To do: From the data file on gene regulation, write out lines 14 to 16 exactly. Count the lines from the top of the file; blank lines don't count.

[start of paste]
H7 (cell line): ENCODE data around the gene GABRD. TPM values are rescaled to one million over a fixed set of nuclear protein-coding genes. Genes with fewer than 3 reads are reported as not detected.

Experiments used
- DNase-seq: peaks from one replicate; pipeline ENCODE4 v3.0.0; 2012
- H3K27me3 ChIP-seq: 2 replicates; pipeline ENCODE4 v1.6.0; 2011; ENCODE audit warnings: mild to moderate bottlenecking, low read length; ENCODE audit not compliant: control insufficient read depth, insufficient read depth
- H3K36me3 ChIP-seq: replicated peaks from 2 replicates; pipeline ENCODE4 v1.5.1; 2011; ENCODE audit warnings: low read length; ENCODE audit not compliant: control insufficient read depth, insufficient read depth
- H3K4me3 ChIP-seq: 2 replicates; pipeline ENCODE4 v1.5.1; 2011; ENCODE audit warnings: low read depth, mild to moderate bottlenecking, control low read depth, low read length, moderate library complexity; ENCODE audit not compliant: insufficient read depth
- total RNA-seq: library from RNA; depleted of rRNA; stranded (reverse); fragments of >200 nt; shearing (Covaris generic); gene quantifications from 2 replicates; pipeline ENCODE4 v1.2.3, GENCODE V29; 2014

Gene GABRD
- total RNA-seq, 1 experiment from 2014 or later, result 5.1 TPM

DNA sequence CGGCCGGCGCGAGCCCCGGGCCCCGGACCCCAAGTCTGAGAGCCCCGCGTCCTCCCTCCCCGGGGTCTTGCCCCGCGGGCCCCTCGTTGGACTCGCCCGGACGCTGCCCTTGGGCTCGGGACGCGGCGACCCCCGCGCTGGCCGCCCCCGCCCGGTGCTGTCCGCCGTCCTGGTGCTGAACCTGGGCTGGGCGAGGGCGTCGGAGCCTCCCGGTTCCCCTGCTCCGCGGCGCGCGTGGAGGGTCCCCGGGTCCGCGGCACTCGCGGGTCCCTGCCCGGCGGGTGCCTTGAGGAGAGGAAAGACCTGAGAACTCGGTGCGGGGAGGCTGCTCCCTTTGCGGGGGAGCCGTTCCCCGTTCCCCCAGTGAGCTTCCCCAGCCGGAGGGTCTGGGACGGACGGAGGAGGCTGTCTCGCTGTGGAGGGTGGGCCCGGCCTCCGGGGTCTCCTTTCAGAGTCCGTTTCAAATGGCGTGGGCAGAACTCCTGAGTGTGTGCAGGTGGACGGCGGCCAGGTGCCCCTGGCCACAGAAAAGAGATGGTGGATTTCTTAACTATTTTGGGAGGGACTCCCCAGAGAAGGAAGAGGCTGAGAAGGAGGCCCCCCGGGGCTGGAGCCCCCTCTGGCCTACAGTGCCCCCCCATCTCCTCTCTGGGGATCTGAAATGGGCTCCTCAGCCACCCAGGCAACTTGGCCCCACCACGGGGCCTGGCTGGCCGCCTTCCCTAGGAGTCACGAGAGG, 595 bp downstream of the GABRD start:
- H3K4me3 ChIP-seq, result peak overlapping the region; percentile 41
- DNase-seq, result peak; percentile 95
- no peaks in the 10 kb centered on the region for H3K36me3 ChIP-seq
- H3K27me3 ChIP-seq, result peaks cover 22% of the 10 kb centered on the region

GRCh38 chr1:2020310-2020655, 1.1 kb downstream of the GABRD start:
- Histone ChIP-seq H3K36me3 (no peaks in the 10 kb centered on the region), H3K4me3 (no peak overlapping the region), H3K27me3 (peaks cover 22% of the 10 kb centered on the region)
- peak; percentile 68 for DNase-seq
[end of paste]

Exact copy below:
- H3K27me3 ChIP-seq, result peaks cover 22% of the 10 kb centered on the region

GRCh38 chr1:2020310-2020655, 1.1 kb downstream of the GABRD start:
- Histone ChIP-seq H3K36me3 (no peaks in the 10 kb centered on the region), H3K4me3 (no peak overlapping the region), H3K27me3 (peaks cover 22% of the 10 kb centered on the region)